This synthetic rubber contains tiny chambers that trap nitrogen. Why is that important? Well, because most gases are poor heat conductors. So, they act as insulators, preventing the cold ocean from cooling the warm water layer beneath the suit.

As you can tell, thicker neoprene panels mean more gas chambers and better insolation. Consequently, the thick suit traps body heat efficiently, keeping you warm in freezing water.

However, wetsuits are only effective with proper fitting. If your suit is too loose, ocean water will seep into it, lowering your body’s temperature.

What Thickness Wetsuit Do You Need for Winter?

Now for the important bit: which wetsuit thickness do you need for winter?

Generally, wetsuit thicknesses can range from as little as 2 mm to 7 mm. Of course, thin suits of 2, 3, and 4 mm thickness are suitable for summer. You can also wear the latter in the fall or early winter.

4.5-5 mm suits are more of a one-size-fits-all option. They’re layered enough to keep you warm during the winter when the water temperature drops to 52ºF. Yet, they’re not too thick to impair your movement. So, they make for great wetsuits throughout the year.

However, if the temperature drops below 50ºF, you’ll likely need to upgrade to thicker wetsuits.

Additionally, you’ll need to wear other accessories, like hoods, gloves, and boots, with 5 mm suits or thicker. That’s to ensure you keep areas susceptible to cold, such as your extremities, warm.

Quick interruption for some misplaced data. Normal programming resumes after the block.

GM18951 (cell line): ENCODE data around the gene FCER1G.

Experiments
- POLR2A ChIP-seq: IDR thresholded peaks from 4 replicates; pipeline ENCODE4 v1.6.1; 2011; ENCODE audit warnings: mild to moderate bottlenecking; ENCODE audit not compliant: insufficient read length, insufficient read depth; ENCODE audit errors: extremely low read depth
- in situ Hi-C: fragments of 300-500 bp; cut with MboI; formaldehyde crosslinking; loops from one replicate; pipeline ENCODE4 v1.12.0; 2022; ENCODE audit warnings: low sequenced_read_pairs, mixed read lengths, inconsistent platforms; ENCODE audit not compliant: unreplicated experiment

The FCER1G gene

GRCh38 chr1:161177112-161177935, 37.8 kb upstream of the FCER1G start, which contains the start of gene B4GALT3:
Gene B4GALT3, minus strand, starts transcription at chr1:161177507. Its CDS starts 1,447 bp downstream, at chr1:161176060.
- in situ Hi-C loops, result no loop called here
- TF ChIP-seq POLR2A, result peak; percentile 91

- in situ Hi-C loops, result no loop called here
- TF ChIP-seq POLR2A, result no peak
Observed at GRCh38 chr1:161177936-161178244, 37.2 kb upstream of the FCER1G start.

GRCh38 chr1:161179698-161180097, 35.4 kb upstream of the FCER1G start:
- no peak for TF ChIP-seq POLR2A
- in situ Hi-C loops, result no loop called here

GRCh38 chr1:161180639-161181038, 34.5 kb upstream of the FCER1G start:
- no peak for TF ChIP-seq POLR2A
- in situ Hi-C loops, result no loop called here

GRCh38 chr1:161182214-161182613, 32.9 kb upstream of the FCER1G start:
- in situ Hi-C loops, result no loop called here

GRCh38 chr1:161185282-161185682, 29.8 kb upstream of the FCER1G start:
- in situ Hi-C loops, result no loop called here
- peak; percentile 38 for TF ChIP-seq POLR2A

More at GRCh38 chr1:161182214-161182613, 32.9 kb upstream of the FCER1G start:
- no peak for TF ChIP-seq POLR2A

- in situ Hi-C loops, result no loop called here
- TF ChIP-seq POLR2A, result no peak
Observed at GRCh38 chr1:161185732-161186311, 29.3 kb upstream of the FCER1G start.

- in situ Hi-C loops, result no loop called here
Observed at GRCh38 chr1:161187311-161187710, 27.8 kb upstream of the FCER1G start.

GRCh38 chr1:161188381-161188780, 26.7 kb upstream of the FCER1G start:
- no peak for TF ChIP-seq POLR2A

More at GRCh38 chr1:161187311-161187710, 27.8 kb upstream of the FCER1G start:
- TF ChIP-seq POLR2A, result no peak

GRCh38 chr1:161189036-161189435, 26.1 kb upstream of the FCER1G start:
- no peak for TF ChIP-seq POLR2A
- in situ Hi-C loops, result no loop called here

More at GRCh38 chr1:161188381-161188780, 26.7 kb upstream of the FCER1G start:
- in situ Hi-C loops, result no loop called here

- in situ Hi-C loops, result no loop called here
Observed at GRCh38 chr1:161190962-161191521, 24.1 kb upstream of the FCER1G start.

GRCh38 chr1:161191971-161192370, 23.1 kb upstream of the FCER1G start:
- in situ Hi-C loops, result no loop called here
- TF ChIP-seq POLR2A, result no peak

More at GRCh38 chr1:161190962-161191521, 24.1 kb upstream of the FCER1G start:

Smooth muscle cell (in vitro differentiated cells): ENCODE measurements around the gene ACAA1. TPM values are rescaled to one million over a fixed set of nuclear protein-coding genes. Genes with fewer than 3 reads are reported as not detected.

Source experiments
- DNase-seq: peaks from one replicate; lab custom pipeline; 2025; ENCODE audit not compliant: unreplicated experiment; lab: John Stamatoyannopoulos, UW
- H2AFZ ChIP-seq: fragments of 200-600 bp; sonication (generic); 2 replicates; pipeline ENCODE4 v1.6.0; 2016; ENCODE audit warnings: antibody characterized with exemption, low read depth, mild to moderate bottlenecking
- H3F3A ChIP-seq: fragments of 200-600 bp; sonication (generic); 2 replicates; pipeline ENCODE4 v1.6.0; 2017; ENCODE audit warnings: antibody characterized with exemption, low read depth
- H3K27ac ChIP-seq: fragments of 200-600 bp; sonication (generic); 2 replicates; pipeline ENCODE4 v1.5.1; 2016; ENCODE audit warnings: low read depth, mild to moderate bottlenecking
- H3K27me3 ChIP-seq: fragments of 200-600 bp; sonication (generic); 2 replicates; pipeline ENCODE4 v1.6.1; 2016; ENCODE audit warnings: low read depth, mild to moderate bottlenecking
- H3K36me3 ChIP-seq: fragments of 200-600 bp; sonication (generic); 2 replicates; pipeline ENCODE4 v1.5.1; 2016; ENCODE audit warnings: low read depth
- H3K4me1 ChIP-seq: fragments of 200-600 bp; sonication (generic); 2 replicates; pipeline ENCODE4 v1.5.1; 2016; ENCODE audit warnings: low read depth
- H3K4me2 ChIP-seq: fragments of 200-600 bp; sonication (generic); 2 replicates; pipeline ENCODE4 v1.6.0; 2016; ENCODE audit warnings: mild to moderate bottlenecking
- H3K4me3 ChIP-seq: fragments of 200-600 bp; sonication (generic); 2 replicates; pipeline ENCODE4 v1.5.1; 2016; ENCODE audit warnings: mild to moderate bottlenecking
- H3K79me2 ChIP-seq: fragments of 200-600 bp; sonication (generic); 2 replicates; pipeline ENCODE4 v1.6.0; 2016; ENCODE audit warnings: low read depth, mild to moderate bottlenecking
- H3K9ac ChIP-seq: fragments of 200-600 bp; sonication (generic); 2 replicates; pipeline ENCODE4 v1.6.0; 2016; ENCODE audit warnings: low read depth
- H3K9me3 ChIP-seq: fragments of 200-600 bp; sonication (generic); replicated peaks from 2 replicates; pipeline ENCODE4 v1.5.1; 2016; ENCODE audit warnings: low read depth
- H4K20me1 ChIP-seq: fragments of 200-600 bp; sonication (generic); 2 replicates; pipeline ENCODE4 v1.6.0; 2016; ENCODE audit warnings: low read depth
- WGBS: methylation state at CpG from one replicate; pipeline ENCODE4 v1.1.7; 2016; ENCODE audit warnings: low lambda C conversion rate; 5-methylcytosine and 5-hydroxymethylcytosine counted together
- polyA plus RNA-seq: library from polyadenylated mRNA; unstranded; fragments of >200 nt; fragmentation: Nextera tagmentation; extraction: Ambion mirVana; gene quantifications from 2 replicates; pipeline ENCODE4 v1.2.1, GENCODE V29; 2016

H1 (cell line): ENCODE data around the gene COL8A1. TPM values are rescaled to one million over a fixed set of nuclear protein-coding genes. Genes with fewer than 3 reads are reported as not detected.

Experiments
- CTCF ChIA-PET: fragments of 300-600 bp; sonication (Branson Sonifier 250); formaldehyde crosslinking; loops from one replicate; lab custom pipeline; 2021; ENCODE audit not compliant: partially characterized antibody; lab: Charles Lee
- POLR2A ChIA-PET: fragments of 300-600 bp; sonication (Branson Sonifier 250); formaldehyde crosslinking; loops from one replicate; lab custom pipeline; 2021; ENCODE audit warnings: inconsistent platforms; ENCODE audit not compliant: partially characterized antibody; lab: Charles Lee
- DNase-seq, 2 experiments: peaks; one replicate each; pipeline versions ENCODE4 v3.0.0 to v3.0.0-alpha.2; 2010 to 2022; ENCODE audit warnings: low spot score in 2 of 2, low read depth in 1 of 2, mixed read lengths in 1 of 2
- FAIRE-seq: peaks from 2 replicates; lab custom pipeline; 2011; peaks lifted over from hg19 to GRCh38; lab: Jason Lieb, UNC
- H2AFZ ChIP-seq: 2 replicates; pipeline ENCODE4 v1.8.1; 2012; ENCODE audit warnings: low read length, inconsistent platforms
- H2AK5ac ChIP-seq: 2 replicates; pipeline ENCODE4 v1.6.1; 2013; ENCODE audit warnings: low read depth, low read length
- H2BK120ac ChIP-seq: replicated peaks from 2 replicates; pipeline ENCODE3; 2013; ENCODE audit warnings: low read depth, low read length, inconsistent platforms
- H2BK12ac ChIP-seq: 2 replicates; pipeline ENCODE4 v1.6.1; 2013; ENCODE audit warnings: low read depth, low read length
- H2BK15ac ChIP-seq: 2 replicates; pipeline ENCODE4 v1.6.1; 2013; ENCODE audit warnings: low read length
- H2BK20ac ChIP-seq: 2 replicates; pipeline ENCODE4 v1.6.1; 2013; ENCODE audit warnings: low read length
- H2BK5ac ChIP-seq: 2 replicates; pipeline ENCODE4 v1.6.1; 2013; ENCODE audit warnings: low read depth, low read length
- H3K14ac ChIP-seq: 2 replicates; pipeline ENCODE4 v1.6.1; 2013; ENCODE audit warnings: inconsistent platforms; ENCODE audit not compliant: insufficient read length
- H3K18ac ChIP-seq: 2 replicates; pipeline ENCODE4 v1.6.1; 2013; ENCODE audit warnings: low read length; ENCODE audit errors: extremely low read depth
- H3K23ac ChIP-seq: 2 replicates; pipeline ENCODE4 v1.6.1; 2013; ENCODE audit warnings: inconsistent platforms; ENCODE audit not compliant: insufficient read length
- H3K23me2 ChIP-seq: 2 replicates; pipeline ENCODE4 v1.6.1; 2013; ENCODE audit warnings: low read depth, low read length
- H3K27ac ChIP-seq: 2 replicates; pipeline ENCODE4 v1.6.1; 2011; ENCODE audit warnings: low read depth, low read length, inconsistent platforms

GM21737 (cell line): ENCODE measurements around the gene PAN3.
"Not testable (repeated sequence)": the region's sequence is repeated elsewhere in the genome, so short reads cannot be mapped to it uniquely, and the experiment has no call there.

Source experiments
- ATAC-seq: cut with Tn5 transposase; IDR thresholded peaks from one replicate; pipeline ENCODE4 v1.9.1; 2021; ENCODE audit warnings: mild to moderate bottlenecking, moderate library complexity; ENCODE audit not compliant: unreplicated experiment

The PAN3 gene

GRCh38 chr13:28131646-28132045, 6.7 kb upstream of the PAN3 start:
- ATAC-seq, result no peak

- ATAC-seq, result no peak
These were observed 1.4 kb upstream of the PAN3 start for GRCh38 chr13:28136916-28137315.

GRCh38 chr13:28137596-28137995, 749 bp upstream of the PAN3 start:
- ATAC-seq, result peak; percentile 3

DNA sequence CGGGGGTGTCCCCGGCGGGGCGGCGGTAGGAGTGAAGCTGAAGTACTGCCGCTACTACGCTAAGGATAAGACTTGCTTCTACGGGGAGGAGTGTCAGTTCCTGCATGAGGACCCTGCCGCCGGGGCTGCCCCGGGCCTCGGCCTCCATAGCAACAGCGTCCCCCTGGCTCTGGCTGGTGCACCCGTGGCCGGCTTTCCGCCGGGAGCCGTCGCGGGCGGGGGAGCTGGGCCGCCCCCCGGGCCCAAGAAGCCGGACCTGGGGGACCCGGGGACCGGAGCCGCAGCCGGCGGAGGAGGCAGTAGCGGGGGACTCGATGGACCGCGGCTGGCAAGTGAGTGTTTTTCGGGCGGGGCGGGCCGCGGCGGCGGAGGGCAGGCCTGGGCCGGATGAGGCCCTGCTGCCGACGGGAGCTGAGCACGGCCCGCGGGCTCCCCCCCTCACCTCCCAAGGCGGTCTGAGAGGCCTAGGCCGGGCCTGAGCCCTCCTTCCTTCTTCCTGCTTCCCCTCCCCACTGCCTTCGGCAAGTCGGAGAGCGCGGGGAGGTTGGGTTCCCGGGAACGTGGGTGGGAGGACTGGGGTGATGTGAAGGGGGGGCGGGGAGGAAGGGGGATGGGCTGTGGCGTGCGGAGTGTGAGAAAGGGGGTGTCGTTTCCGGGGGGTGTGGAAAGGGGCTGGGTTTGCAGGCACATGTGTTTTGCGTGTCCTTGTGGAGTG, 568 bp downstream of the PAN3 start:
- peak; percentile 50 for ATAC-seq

How to Tell Wetsuit Thickness

From the above, you can see that most brands express wetsuit thickness in millimeters (mm). That’s the easy part to figure out. However, you might come across wetsuit thicknesses written in two numbers, such as 3/2. So, what does that mean?

The first number typically represents neoprene’s thickness in the torso area. As for the other number, it indicates the arms’ and legs’ thicknesses. In the case of three numbers, the second refers to neoprene thickness in the legs, while the last number represents the arms.

As you might have noticed, the rubber panels in the torso are thicker than in the extremities, all for good reasons. For one, it helps maintain a warm core, which is crucial to prevent hypothermia.

Plus, thicker neoprene is less flexible. For that reason, it’s suitable for the torso because you don’t move that area much while diving.

Conversely, the thinner the synthetic rubber is, the less restrictive it is. That makes it ideal for the arms and legs since that’s where your body is in constant motion.


So, is a 3 mm wetsuit ok for winter?

The short answer is no. A 3 mm wetsuit is suitable for the summer when the water temperature doesn’t drop below 62ºF.

However, you can wear the former thickness in the tropics throughout the year. That’s because the water in those regions doesn’t experience seasonal change.

For colder climates, you need to wear a thick wetsuit of 5 mm or above. Additionally, you should combine it with hoods, boots, and gloves to keep your extremities warm. That way, you ensure your body maintains a high temperature, allowing you to enjoy scuba diving during the cold months!

Jack Thompson

Jack Thompson, a scuba diving enthusiast from San Diego, has spent over a decade exploring the underwater world across the globe. Sharing his passion through captivating stories and informative articles, Jack aims to inspire others to embark on their own scuba diving adventures and uncover the ocean's hidden treasures. You can also follow him on Twitter.